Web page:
Disaster recovery is rarely the top IT priority for small and mid-sized businesses (SMBs). In fact, for many of these companies it’s not even on the list at all. This is a grave mistake, because the consequences of a significant data loss are serious – so serious, in fact, that 60 percent of SMBs that suffer such a loss go out of business within six months.
When a data center goes down even for a short time, the costs are enormous. Here’s the math according to a recent Ponemon study. The average cost of downtime is $5,600 per minute. The average outage lasts 90 minutes. That adds up to a cost of over half a million dollars. According to one estimate, the cost of retyping 20 megabytes of sales data is $17,000, while the same amount of accounting data costs $19,000.
With so much at stake, why do so many companies pay so little attention to this problem? The first reason could well be the name that’s been attached to the problem, disaster recovery. Although disasters in the form of floods, earthquakes, hurricanes and so on do occur, they are relatively rare. Many smaller companies are willing to take the risk that “it won’t happen to us.” Unfortunately, natural disasters are not the only potential source of data loss.
Cybercrime is another growing risk. Many senior managers in SMBs don’t realize that cybercrime is now a global industry composed of large, well-funded organizations. Furthermore, these organizations are well aware that SMBs often have poor defenses against attack because they think of themselves as unlikely targets in comparison to giant multi-nationals. In fact, SMBs are favored targets.
On a less melodramatic note, incidents that aren’t full-blown disasters can also cause business problems. The fact is, data gets corrupted all the time, and companies need a simple, cost-effective means of recovering from these small but problematic events.
The net of all this is that SMBs need a disaster recovery capability now more than ever. Furthermore, because budgets are always tight, this capability must be cost-effective. Fortunately, there are best practices and tools that can minimize costs.
Key Recovery Metrics
For those who aren’t familiar with the details of disaster recovery, two of the most important metrics that influence cost are recovery time objective (RTO) and recovery point objective (RPO). RTO simply means how long will it take us to get up and running after an incident. RPO is slightly less straightforward. It refers to the point in time after which data is permanently lost. For example, if the RPO is two hours, that means data has to be backed up every two hours, so no more than two hours worth will ever be lost.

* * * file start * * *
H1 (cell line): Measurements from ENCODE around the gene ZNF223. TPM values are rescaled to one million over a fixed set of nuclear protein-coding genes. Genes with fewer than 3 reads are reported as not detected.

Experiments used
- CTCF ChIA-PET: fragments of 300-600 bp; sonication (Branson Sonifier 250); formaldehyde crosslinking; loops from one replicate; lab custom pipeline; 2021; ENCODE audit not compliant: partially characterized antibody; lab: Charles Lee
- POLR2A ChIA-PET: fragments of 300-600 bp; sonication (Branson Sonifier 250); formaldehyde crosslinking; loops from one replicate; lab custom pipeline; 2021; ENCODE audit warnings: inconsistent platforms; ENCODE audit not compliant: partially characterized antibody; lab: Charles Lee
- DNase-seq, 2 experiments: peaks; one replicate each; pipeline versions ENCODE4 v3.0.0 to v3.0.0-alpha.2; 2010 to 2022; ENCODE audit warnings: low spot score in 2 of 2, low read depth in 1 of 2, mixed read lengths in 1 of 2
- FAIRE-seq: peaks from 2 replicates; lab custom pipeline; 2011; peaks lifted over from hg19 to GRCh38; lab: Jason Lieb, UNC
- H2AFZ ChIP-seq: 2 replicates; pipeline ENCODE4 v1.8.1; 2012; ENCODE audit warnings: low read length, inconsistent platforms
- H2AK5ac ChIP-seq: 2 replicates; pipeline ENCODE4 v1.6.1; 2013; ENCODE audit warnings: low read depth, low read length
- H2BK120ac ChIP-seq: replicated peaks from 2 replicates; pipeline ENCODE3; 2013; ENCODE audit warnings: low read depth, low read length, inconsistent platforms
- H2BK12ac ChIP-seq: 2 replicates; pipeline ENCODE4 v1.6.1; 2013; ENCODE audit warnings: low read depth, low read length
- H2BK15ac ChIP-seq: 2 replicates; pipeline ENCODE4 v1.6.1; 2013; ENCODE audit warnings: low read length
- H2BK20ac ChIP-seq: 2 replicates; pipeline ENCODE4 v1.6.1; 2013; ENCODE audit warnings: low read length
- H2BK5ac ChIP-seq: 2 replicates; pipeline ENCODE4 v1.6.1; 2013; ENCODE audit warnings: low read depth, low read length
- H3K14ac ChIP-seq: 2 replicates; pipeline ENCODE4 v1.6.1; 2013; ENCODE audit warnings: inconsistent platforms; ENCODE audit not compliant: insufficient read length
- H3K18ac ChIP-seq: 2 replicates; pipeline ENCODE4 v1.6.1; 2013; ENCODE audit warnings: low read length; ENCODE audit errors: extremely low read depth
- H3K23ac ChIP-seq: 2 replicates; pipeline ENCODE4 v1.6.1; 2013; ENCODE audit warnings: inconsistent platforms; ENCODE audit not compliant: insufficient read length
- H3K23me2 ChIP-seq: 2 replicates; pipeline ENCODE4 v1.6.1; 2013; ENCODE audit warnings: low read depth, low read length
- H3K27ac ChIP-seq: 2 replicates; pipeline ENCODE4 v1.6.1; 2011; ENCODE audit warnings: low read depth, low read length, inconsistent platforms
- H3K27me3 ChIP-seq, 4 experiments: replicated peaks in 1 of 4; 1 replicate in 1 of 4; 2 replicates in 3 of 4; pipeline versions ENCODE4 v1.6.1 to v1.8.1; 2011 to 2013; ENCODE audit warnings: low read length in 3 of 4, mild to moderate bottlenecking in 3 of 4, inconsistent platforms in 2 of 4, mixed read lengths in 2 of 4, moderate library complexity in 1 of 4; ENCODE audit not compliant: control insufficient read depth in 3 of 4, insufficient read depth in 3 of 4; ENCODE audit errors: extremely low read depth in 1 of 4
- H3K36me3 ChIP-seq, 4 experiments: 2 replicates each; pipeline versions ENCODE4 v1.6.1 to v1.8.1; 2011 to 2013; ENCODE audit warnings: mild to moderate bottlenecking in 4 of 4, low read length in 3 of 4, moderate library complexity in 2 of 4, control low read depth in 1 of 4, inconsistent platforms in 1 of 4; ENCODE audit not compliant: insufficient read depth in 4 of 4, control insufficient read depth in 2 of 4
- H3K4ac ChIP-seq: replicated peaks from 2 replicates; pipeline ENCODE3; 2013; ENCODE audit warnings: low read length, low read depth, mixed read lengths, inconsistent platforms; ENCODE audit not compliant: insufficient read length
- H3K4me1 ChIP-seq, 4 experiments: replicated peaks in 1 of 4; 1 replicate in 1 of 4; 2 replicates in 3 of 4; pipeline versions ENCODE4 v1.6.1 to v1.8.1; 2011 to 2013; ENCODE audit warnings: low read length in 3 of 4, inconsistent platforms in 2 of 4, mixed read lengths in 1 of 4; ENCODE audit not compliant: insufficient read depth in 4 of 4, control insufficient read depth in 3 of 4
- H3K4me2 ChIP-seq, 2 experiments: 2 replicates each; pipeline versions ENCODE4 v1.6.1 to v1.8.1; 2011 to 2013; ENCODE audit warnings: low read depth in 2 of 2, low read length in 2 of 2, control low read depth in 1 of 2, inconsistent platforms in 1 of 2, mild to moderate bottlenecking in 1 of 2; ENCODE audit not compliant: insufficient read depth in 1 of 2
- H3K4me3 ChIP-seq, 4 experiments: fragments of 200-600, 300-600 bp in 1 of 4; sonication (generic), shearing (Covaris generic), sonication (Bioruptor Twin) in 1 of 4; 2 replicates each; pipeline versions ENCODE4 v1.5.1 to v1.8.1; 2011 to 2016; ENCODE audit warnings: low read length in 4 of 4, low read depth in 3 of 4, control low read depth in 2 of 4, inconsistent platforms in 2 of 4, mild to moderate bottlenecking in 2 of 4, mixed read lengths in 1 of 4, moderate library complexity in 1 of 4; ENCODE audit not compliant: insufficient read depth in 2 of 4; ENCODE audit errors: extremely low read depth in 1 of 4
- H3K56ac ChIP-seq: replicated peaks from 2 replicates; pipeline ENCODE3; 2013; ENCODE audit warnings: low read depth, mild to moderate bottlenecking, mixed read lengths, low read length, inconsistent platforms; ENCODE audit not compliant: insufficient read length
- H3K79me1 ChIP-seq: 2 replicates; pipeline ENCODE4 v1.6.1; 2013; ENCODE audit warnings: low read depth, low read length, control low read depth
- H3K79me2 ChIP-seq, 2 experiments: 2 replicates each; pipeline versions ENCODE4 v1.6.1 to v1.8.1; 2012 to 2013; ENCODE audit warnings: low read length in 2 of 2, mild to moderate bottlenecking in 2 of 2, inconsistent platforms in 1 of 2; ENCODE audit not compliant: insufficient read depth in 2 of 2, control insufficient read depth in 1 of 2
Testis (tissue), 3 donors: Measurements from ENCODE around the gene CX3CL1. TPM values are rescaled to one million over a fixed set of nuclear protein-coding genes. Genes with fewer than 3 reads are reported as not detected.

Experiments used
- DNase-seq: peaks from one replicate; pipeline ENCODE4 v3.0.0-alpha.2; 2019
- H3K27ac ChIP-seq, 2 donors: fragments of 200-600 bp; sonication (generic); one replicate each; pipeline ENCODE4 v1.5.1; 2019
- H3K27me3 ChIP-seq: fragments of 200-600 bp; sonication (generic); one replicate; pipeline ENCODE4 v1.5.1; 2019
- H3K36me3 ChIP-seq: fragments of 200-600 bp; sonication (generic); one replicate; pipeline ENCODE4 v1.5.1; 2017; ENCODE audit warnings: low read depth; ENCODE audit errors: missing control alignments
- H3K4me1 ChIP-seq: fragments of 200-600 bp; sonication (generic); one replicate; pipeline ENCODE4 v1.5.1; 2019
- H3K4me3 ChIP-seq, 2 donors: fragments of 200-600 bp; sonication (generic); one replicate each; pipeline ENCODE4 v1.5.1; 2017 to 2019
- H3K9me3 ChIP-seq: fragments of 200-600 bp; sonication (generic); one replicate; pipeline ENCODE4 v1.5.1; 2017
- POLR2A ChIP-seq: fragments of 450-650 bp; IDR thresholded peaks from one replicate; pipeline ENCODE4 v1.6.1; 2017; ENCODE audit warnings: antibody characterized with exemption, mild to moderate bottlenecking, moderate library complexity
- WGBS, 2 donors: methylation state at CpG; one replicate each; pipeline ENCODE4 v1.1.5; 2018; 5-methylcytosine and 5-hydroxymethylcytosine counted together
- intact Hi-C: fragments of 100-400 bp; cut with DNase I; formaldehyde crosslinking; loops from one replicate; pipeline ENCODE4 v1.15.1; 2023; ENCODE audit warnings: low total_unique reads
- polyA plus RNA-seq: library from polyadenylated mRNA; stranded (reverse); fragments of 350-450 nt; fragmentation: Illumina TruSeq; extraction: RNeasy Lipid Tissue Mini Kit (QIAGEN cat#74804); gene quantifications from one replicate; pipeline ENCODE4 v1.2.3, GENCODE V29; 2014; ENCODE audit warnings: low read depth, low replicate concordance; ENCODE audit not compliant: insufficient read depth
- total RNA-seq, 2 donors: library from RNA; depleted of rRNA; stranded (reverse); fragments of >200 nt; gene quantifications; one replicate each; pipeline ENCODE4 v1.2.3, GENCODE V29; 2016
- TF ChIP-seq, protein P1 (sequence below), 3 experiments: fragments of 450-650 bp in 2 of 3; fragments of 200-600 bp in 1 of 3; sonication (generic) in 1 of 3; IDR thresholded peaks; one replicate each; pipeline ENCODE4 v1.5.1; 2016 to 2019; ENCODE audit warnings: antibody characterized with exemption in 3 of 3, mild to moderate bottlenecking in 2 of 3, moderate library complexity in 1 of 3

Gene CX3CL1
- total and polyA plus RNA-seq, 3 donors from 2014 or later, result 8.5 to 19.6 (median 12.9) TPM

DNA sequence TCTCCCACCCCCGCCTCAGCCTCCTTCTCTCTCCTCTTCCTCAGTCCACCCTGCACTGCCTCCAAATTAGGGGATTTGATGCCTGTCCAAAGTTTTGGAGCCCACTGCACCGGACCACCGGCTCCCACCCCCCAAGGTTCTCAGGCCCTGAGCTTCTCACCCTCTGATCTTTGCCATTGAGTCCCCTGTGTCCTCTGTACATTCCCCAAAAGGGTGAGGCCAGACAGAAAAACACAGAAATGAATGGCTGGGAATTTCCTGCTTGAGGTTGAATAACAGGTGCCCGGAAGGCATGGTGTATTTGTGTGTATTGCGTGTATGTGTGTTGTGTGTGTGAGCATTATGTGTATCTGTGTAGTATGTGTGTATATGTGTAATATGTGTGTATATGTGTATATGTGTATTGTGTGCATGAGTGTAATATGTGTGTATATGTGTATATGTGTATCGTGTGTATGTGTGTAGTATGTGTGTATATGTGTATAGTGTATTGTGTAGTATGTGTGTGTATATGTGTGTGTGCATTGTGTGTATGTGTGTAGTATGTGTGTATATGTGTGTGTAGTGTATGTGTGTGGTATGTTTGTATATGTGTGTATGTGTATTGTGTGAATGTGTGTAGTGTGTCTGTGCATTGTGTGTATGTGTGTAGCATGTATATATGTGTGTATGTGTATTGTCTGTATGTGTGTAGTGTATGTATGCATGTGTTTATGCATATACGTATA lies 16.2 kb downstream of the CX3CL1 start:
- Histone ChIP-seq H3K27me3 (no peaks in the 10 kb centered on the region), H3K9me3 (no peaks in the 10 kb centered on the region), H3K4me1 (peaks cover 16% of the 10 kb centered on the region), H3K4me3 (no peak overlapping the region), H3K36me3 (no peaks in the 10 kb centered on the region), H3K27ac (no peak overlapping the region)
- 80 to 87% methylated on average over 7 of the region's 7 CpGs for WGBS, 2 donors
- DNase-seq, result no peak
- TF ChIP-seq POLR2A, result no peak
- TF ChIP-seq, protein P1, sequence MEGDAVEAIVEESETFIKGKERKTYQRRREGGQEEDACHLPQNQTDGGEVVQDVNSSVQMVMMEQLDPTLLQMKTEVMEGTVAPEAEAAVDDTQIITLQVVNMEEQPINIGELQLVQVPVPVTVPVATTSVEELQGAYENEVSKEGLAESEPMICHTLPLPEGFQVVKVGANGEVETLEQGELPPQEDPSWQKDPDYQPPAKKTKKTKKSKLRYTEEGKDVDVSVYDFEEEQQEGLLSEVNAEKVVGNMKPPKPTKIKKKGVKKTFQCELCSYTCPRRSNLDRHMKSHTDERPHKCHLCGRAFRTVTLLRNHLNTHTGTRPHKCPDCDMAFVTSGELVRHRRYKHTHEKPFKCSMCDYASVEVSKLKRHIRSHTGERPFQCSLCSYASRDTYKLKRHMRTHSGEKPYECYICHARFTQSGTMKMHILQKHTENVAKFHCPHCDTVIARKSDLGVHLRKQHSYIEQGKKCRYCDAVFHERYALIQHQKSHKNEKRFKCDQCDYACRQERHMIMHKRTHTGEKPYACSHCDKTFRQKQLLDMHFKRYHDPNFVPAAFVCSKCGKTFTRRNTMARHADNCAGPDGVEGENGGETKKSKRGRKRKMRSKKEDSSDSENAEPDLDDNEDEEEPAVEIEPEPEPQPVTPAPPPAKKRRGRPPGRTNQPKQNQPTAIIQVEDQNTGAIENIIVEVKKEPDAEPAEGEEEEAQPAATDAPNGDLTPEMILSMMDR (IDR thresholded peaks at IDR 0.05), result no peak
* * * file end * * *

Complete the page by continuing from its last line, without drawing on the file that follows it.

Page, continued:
As might be expected, low RTOs and RPOs cost more. The technology exists to provide RTOs and RPOs below one second, but these solutions are much more expensive than those whose RTOs and RPOs are measured in hours.
A Business-Based Approach to Data Recovery
The important point here is that there is no such thing as one-size-fits-all disaster recovery, and not all data deservers equal protecytion. The cost of the disaster recovery solution should always match the business value of the data, and this value can often be quantified. For example, if an e-commerce site depends on inventory data to serve customers and make sales, the value of that data can be measured in terms of lost sales-per-hour. For an engineering or consulting company, the value of the data in any system required for employees to do their work can be related to lost productivity (burdened hourly rate times total lost hours). These calculations will never be ultra-precise, but at minimum they can help prioritize the business value of data.
The Value of a Trusted Partner
When it comes to technical storage issues, SMBs need to engage a knowledgeable partner who can offer various options for off-site storage and recovery, explain the trade-offs between them, and ensure that the chosen solution works properly. With its growing portfolio of financial grade data centers and commitment to personal service, ByteGrid is an ideal partner for SMBs who want to avoid the severe consequences of data loss.